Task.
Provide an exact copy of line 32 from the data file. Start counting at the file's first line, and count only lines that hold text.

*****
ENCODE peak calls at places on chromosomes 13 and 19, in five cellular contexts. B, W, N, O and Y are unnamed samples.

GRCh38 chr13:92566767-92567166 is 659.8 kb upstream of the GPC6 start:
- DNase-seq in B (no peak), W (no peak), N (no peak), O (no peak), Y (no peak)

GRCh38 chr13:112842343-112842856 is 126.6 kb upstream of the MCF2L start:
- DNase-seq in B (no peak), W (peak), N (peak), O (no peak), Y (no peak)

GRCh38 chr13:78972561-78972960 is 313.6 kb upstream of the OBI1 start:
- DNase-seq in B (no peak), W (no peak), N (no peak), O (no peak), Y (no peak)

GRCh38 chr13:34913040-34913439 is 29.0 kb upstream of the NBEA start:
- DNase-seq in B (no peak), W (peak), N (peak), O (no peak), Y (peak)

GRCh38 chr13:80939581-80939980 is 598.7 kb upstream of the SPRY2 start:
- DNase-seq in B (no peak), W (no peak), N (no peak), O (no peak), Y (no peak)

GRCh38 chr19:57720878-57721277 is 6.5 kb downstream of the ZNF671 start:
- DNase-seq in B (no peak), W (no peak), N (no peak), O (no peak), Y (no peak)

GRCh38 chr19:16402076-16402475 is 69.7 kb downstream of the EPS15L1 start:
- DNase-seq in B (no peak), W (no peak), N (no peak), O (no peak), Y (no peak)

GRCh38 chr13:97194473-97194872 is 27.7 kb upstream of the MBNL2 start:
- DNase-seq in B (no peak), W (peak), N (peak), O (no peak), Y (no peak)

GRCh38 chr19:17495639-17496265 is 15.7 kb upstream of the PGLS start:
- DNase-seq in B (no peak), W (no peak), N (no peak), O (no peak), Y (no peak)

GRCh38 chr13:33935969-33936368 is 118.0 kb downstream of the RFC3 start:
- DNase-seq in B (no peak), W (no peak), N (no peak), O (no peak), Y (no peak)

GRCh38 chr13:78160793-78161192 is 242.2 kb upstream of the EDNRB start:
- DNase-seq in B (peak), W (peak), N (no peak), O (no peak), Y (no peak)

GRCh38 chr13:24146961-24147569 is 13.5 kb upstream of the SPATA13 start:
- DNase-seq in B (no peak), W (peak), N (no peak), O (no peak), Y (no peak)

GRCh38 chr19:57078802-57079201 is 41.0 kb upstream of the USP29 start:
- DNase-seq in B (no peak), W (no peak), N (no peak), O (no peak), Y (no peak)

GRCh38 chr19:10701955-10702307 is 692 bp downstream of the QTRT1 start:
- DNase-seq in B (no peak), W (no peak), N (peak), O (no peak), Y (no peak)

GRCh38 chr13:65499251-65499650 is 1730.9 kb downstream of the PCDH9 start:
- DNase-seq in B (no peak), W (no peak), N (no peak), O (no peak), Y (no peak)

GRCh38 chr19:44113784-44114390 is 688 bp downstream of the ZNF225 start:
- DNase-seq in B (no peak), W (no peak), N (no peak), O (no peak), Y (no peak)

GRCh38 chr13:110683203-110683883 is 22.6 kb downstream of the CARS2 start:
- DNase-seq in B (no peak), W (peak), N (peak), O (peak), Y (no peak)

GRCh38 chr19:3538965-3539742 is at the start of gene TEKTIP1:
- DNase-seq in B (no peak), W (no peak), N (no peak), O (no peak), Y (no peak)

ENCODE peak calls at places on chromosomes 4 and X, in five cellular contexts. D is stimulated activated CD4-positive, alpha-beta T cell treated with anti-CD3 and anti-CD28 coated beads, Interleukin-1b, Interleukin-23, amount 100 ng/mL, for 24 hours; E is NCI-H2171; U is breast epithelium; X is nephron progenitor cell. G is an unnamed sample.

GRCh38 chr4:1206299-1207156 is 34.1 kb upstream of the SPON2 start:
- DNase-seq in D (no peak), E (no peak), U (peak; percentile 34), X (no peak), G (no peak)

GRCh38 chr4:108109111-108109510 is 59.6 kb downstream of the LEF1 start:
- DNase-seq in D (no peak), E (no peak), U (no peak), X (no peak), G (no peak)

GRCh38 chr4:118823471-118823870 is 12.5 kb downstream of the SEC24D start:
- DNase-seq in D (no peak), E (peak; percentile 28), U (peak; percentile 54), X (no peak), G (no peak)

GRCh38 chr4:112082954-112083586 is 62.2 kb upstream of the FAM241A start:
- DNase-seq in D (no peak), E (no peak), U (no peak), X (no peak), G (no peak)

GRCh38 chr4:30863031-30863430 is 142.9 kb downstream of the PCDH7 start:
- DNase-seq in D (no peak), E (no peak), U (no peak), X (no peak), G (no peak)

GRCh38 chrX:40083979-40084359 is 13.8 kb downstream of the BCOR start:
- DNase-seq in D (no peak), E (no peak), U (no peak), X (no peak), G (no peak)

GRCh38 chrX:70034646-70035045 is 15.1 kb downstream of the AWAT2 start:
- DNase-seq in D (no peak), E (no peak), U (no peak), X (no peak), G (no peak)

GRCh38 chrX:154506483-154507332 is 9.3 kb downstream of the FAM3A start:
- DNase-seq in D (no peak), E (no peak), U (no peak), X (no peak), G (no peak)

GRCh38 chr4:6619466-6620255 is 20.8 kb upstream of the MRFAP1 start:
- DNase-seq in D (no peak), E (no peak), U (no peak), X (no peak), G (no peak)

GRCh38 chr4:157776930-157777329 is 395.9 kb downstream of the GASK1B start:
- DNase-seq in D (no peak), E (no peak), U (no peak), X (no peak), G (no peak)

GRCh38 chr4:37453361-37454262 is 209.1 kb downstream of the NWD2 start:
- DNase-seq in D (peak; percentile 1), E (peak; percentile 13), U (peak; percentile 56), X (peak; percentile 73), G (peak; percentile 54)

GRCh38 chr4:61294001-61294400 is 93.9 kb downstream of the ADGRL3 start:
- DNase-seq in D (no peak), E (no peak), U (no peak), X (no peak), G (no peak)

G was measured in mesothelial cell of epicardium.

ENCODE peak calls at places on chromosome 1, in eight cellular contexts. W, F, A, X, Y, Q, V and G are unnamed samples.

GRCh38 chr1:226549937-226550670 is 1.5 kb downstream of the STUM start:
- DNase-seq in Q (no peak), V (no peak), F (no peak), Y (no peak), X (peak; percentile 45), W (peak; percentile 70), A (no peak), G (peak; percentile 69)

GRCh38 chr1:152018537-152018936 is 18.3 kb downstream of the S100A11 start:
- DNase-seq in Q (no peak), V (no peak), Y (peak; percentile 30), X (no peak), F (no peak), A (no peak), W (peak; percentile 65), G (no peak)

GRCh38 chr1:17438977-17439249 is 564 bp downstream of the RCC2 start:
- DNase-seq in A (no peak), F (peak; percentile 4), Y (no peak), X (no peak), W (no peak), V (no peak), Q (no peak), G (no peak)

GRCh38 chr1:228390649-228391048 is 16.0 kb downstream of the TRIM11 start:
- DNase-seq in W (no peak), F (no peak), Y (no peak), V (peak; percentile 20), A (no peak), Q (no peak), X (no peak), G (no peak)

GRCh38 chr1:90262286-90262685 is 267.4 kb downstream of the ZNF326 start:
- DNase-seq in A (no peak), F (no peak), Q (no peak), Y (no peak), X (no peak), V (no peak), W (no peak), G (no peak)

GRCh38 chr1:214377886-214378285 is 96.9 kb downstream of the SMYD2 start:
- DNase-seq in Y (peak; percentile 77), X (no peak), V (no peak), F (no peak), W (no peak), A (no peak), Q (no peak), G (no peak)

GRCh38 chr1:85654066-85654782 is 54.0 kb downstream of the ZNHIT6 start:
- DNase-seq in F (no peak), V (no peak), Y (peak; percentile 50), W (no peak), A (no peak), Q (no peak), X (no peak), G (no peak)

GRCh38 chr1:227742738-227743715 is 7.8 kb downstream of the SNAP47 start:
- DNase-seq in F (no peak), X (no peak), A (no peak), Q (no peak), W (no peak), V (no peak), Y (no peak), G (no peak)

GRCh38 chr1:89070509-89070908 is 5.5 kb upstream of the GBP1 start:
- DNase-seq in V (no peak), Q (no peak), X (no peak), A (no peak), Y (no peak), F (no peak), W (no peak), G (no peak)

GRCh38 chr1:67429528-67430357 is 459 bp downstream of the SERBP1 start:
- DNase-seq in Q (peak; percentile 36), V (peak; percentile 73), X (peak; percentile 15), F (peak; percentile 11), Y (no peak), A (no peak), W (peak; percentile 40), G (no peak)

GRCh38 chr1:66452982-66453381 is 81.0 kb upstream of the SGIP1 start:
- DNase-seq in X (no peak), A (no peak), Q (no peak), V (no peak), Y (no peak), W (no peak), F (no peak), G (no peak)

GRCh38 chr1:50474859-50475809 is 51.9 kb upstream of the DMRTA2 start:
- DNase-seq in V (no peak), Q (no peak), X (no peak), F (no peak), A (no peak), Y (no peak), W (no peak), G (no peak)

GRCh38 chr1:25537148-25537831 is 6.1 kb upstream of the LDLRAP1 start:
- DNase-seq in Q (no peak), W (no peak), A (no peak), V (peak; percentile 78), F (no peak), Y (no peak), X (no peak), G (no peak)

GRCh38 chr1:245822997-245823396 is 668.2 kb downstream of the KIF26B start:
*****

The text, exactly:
GRCh38 chr19:44113784-44114390 is 688 bp downstream of the ZNF225 start: